Our studies on the role of carbohydrate residues in TSH bioactivity performed at NIH from 1990 to 1993 indicated that species- or production-dependent variability of TSH carbohydrate residues could not provide adequate explanation for observed differences in bioactivity between human TSH and TSH from various non-primate species (Szkudlinski et al. 1993). While exploring the role of carbohydrate residues by using subunit hybrids we observed that [(bovine alpha) - (human TSH beta)] het-erodimer is at least 10-fold more bioactive in vitro that human TSH or [(human alpha— bovine TSH beta)] heterodimer (Szkudlinski, Thotakura - unpublished data). These and other studies led Szkudlinski et al. in 1994 to substitute various amino acids in human alpha subunit according to the amino acid sequence of the bovine alpha subunit. After the first three "gain of activity" mutations were identified (Q13K, P16K, Q20K) more detailed sequence alignments, homology modeling and sequencing of subunit genes in various species, including primates, were performed. This resulted in an identification of additional targets within the sequence of both subunits including residue 14 in the alpha and 69 in the TSH beta subunit. Further development included combination of single mutations, alternative substitutions with arginines or histidines as well as studies on cooperative effects of different substitutions. hTSH with quadruple mutations in the a-subunit (Q13K+E14K+P16K+Q20K) and an additional replacement in the (L69R) showed 95-fold higher potency and more than

Figure 2. Superactive Analogs of TSH. Reprinted from Leitolf et al. (Leitolf et al. 2000). Gradual increase in the in vitro bioactivity (A) and receptor binding (B) for mutants with one. two and three engineered peripheral loops. Combination of the aL3 loop analog "with our previously optimized aL1-PL3 loop combination (Grossmann, et al. 1998) results in a further gain of hormone potency.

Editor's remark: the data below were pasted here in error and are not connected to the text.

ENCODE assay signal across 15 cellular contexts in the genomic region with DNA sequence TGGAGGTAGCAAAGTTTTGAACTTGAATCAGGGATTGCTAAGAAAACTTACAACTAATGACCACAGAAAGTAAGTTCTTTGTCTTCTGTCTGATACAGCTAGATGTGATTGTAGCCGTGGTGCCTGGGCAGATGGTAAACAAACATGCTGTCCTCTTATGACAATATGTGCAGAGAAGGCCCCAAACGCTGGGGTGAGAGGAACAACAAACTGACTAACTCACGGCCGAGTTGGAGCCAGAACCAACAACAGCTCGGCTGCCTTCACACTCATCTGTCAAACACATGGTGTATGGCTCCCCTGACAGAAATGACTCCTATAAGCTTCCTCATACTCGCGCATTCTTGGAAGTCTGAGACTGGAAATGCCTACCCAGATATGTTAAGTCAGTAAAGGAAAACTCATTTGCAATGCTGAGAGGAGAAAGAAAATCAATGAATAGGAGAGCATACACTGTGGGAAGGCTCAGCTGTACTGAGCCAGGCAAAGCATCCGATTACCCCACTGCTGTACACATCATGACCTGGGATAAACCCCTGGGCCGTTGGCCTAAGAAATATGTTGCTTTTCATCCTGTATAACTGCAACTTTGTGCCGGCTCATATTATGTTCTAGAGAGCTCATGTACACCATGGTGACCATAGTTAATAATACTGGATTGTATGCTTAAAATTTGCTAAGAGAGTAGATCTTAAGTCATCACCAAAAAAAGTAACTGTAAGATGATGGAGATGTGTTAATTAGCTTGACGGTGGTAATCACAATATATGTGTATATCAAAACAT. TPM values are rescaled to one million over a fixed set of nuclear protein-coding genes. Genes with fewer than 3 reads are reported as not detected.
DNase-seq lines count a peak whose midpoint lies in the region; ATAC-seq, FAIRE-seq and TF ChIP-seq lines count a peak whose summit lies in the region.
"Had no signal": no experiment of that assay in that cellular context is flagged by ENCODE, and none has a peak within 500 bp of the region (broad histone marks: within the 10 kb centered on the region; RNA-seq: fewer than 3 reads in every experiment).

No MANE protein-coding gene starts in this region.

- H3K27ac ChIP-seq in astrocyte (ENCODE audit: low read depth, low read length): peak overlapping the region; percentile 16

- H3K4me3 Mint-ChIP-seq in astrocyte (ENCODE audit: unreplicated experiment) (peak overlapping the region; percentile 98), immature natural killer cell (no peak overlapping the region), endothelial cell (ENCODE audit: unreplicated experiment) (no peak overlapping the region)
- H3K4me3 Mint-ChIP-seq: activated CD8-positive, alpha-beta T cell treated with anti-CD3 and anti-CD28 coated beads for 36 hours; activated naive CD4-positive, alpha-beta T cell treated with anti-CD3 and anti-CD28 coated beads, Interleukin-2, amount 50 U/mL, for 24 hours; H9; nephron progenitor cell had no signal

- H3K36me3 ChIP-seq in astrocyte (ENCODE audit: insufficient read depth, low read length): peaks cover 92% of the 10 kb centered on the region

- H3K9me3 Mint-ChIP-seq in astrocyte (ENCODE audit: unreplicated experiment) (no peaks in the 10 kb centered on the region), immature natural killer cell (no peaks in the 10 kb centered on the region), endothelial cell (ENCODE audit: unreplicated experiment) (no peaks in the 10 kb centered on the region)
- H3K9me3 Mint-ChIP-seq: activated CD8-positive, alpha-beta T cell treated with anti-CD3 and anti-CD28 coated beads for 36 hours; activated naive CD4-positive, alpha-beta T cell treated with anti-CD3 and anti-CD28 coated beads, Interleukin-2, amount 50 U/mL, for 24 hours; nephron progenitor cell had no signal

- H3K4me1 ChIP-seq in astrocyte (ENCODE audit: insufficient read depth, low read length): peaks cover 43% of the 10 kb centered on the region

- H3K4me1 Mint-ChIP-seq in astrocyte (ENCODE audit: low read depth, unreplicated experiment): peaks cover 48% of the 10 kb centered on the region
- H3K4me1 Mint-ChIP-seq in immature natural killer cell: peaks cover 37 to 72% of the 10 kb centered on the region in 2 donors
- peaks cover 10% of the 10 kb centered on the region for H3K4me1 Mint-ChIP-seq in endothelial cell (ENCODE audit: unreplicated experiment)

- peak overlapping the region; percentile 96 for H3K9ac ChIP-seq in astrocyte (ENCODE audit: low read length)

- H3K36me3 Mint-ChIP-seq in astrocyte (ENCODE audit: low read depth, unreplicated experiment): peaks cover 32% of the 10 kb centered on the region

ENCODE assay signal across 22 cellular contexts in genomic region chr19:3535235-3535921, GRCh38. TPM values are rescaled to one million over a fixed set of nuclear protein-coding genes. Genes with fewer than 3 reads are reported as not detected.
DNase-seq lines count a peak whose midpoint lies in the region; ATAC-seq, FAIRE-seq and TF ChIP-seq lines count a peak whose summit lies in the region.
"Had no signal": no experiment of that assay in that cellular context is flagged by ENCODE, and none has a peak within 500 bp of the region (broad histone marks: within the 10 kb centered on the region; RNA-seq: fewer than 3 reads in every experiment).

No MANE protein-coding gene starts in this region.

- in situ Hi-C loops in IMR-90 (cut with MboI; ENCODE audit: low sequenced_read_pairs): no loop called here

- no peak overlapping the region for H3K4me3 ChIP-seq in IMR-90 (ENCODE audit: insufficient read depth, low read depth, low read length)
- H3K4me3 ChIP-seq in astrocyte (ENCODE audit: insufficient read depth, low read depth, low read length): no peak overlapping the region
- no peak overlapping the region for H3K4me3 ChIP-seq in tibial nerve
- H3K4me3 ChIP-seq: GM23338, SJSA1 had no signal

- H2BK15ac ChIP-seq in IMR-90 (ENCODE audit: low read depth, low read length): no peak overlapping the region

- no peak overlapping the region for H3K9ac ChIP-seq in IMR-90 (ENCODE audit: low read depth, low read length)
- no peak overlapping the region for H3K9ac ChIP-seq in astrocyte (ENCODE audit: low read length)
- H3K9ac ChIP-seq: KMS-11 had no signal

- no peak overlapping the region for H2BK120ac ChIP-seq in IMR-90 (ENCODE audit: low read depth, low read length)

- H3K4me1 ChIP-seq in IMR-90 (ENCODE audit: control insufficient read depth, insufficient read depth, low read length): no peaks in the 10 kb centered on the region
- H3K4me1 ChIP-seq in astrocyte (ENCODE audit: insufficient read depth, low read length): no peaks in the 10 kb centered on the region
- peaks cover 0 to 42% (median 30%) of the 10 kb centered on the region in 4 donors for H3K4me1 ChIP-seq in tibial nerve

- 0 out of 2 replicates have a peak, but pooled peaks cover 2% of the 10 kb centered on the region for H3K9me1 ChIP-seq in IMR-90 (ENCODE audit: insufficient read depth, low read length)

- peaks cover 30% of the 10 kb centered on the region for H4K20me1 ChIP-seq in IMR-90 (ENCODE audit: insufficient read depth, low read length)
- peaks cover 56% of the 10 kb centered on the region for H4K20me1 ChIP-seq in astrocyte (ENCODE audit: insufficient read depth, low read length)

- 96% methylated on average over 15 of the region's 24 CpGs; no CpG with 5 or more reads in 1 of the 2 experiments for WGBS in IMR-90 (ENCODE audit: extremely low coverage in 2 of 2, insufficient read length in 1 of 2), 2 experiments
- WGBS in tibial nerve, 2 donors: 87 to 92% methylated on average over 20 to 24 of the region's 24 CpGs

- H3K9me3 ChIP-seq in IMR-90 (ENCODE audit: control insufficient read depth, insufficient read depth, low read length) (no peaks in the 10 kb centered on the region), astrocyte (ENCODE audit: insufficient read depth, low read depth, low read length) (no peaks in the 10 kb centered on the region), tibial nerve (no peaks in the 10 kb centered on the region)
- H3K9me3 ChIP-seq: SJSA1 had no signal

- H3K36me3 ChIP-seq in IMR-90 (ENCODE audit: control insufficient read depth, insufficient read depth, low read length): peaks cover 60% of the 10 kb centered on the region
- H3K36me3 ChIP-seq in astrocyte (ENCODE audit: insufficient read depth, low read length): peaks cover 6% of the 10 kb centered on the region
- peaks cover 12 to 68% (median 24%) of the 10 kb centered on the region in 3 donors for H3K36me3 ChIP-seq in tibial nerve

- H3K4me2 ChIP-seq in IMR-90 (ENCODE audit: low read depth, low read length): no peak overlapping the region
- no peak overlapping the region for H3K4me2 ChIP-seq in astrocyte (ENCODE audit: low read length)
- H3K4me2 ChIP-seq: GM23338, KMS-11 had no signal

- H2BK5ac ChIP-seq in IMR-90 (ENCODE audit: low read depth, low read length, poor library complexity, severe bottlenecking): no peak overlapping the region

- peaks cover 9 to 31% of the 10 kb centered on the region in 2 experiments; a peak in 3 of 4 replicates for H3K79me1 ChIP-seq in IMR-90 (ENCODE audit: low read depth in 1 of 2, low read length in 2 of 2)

Figure 2. Superactive Analogs of TSH. Reprinted from Leitolf et al. (Leitolf et al. 2000). Gradual increase in the in vitro bioactivity (A) and receptor binding (B) for mutants with one. two and three engineered peripheral loops. Combination of the aL3 loop analog "with our previously optimized aL1-PL3 loop combination (Grossmann, et al. 1998) results in a further gain of hormone potency.

1.5-fold increase in efficacy compared to the in vitro bioactivity of the wild-type hormone (Szkudlinski et al. 1996). Moreover, the combination of these 4 mutations in the a-subunit with 3 mutations in the (3-subunit (I58R+E63R+L69R) resulted in an analog with greater than 1000-fold increase in receptor binding and in vitro bioactivity and 100-fold increase in the in vivo activity (Grossmann et al. 1998). Subsequently seven new site-specific "gain-of-activity" mutations were identified. Four in the ocL3 loop (S64K, N64K, G73K, A81K) and three in the (3L1 loop (Leitolf et al. 2000) (Figure 2). TSH analogs with optimized combinations of these substitutions are significantly more potent and efficacious than any known species of TSH and hold great promise as a second generation therapeutic forms of recombinant TSH. The relative increase in potency and efficacy (Vmax) of superactive analogs in comparison to the unmodified hormone are assay system dependent as illustrated in Figure 3. Because of the specious argument that increasing dose of the unmodified hormone should result in comparable to analog maximal effect, it is important to emphasize that such possibility is limited to extremely sensitive (rarely physiological) systems with high receptor number and/or highly efficient coupling.